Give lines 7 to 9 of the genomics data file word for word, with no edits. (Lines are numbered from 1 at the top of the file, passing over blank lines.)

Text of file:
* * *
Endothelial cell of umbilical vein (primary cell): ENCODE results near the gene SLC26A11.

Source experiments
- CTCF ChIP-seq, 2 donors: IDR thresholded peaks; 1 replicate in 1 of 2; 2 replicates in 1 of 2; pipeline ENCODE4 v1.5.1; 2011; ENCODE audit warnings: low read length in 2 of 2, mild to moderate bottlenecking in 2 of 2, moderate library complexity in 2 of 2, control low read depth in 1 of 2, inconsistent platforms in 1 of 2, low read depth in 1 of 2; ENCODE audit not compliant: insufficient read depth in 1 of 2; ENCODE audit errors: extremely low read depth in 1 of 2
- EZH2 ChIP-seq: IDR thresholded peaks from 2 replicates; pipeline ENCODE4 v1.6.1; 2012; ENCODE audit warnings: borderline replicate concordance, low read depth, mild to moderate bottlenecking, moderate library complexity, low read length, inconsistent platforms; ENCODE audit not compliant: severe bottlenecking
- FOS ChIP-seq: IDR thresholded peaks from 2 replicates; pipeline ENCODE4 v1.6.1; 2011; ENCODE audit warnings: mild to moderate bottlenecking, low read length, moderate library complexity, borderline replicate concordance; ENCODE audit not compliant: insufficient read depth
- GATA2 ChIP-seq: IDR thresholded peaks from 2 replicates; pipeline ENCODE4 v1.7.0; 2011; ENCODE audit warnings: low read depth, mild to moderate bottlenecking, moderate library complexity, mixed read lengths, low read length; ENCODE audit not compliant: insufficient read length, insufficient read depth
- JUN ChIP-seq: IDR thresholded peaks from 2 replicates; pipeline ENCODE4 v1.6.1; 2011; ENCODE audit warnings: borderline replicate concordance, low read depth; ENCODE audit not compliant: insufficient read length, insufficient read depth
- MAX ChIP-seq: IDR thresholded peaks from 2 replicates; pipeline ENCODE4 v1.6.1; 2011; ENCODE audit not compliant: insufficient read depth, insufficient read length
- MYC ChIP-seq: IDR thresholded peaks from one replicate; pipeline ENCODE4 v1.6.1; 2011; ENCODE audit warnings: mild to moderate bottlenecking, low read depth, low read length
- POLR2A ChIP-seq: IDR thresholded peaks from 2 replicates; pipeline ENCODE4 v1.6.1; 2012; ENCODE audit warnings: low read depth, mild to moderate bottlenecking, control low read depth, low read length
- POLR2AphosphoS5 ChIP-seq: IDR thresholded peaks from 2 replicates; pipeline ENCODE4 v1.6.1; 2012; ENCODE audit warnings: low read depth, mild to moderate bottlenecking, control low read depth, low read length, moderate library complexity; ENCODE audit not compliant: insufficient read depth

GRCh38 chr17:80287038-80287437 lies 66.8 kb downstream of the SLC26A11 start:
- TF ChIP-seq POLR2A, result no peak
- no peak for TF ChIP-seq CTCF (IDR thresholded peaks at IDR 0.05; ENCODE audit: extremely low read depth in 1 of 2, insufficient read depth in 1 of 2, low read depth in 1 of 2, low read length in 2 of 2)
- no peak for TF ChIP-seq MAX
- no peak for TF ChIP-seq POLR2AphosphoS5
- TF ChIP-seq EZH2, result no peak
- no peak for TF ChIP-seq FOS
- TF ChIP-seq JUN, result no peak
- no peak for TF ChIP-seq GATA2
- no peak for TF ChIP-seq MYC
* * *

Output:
- JUN ChIP-seq: IDR thresholded peaks from 2 replicates; pipeline ENCODE4 v1.6.1; 2011; ENCODE audit warnings: borderline replicate concordance, low read depth; ENCODE audit not compliant: insufficient read length, insufficient read depth
- MAX ChIP-seq: IDR thresholded peaks from 2 replicates; pipeline ENCODE4 v1.6.1; 2011; ENCODE audit not compliant: insufficient read depth, insufficient read length
- MYC ChIP-seq: IDR thresholded peaks from one replicate; pipeline ENCODE4 v1.6.1; 2011; ENCODE audit warnings: mild to moderate bottlenecking, low read depth, low read length